When we choose the pathway of worship and giving thanks, especially in the midst of difficult circumstances, there is a fragrance, a radiance, that issues forth out of our lives to bless the Lord and others.
On the other hand, when we give in to whining, murmuring, and complaining, we end up on a destructive slide that ultimately leads to bitterness and broken relationships.
The consequences of an ungrateful spirit are not as readily seen as, say, those of a contagious disease. But they are no less deadly. Western civilization has fallen prey to an epidemic of ingratitude. Like a poisonous vapor, this subtle sin is polluting our lives, our homes, our churches, and our culture.
A grateful man or woman will be a breath of fresh air in a world contaminated by bitterness and discontentment. And the person whose gratitude is a byproduct of and a response to the redeeming grace of God will showcase the heart of the gospel in a way that is winsome and compelling.
So unless you just love the way duty feels when it wakes you up at three in the morning, or hijacks your plans for your day off, or hands you an unexpected bill that wasn't in the budget this month, don't try living the Christian life without gratitude. By sheer willpower and effort, you may succeed at "gutting out" right responses, but your Christianity (so-called) will be hollow, hard-edged, and uninviting to others.
THE POWER OF GRATITUDE
When real estate developer Peter Cummings first assumed his position as chairman of the Detroit Symphony Orchestra in 1998, he began writing personal thank-you notes to any donor who contributed $500 or more to the orchestra. He couldn't bear the thought of a symphony patron receiving a form letter with their name accidentally misspelled, or one of his friends being generically thanked above Peter's stamped signature.
Among the many notes that went out under his hand was one addressed to Mary Webber Parker, daughter of one of Detroit's leading families from an earlier generation, an heiress to the Hudson's department store fortune. She had moved away from Detroit nearly a lifetime ago, settled in California, and was now widowed, residing in an upscale nursing home outside of Hartford, Connecticut.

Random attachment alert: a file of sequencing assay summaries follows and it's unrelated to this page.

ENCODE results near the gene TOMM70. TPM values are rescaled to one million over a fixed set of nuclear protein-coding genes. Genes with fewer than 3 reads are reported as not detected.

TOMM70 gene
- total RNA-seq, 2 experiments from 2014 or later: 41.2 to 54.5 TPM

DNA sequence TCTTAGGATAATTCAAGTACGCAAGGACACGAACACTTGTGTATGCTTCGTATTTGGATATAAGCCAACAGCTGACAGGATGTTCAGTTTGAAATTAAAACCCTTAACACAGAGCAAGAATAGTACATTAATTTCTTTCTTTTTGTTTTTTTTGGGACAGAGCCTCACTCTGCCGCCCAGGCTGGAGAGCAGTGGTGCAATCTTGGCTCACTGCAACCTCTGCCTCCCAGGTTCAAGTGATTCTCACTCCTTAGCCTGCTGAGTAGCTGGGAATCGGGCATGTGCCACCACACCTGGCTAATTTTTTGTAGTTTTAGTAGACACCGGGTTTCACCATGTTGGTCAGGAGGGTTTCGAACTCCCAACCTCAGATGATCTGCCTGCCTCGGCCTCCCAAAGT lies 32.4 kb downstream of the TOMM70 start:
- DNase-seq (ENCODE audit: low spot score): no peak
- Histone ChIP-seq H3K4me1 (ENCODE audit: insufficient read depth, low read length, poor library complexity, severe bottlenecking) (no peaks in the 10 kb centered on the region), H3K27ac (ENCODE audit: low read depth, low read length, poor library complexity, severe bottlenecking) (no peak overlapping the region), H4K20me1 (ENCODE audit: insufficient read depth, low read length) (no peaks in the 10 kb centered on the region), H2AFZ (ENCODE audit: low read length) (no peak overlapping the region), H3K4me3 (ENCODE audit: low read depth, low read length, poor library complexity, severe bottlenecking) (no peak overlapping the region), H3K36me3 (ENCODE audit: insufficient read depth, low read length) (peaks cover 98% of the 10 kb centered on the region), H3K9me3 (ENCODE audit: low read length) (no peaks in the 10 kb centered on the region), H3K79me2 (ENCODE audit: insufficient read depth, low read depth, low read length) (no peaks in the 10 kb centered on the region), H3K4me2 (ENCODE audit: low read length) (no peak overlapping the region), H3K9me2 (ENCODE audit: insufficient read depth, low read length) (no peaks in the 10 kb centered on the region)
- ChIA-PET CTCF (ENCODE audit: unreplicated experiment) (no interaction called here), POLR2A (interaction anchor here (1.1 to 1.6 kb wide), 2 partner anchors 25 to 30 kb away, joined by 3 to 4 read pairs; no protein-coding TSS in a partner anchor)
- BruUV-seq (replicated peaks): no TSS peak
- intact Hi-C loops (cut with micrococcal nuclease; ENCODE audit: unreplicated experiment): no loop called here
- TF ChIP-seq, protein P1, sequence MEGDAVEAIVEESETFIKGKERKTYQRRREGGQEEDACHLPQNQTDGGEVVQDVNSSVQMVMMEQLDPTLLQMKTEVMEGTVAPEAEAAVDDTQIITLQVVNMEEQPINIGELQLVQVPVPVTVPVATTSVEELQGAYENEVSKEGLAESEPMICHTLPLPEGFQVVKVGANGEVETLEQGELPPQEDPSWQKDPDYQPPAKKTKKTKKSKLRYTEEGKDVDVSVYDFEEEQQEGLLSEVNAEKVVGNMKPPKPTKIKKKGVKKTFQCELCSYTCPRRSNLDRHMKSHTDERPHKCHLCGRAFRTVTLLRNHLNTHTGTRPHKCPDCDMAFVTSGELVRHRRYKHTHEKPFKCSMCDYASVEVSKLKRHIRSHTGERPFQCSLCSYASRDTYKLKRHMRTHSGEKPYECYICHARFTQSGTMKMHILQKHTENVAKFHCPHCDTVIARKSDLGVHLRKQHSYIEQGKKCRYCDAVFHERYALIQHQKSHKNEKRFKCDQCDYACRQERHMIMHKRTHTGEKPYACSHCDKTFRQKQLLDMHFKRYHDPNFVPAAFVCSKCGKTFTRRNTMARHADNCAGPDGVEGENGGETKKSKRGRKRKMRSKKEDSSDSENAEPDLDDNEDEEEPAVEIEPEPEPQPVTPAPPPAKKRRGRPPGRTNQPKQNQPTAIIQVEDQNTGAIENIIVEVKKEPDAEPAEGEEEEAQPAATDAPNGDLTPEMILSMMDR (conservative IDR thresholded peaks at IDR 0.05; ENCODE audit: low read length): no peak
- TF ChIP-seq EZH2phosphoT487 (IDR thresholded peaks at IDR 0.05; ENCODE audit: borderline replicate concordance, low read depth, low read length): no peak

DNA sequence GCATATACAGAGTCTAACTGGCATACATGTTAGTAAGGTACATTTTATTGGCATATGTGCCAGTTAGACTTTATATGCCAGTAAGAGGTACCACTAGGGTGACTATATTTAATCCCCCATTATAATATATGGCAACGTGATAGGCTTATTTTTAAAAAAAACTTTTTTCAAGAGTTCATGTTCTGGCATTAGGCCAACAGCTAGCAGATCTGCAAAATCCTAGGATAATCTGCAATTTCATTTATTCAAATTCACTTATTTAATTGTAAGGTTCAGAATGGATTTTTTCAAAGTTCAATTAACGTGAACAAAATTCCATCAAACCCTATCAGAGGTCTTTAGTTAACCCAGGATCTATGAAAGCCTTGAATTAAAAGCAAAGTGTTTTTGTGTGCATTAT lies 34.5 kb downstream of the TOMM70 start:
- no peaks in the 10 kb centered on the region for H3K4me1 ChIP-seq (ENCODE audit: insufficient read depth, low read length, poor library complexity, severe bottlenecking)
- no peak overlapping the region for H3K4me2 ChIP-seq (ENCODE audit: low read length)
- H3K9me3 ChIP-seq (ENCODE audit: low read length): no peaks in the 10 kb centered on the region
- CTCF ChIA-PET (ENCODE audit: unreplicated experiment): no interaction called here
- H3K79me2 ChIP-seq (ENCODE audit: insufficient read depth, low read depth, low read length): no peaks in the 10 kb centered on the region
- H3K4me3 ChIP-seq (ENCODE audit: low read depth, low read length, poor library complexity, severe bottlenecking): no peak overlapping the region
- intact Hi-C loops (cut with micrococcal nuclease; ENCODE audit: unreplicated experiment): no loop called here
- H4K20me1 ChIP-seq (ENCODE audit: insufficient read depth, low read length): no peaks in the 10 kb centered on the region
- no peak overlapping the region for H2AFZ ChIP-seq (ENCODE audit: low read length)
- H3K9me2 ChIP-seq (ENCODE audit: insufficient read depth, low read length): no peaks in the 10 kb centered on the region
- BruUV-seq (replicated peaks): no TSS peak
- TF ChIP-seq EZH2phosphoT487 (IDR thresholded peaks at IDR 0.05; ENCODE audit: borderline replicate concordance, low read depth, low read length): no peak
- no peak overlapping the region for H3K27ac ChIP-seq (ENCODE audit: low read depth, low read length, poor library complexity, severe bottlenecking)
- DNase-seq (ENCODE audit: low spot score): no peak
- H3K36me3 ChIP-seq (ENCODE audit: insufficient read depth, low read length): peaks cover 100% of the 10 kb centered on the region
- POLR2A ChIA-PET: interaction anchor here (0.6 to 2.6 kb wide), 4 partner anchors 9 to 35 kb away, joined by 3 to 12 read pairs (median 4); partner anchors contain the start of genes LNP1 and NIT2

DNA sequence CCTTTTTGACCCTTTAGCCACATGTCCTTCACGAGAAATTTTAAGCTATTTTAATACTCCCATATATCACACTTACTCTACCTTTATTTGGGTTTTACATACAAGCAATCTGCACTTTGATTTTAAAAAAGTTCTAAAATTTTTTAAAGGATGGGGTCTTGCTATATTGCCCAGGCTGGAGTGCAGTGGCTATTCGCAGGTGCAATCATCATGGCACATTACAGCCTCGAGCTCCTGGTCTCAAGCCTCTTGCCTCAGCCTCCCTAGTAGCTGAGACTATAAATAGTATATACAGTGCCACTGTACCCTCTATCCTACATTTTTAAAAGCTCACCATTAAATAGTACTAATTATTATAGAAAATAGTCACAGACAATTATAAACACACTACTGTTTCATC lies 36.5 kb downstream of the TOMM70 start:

And for some reason, she had decided to send a one-time check of $50,000 to her hometown symphony.
Peter's letter to Mary was, as usual, prompt and gracious ... and unexpected. It must have thrilled the heart of this elderly widow (who had been back to Detroit only twice in the past twenty years) to hear of the orchestra's revitalization, made possible in part by her generous contribution.
Two weeks later, she wrote pledging another $50,000.
Within days, Peter had written her again, expressing his delighted gratitude and offering to come over from Michigan to visit with her sometime. He would be nearby when he took his daughter to register for college in Hartford the coming fall. He made no appeal for putting Mrs. Parker on the annual giving campaign–no "ask," as they say in fund-raising circles. Just a kind, personal attempt to say thank you.
Months passed. Then, in a letter dated June 13, Mary Webber Parker accepted Peter's request to come visit her in the fall. And if he wouldn't mind, she would like to give, not $50,000, but $500,000 to the Detroit symphony.
Not once, but once a year–for five years.
Two and a half million dollars!
Not out of duty. Not out of coercion. Not because she didn't have plenty of other suitors who would have bent over backwards to lure her as a benefactor.
She did it because someone was thankful. Genuinely thankful.
That's the effervescent power of gratitude–the power to freshen the stale air of everyday life.
OUR HEART'S DESIRE
Still, it would surprise me to think that you woke up this morning saying, "My, if I could just be a more thankful person, my life would be so much better." Lack of gratitude rarely presents itself as a source of our problems.
Yet I wouldn't be surprised if you've been thinking to yourself lately, "I'm tired of my husband being so inconsiderate of me. I work nonstop to be sure his needs are met, and he gives me so little back in return. I wish just once he would stop and realize that there are other people besides him in this house who have needs."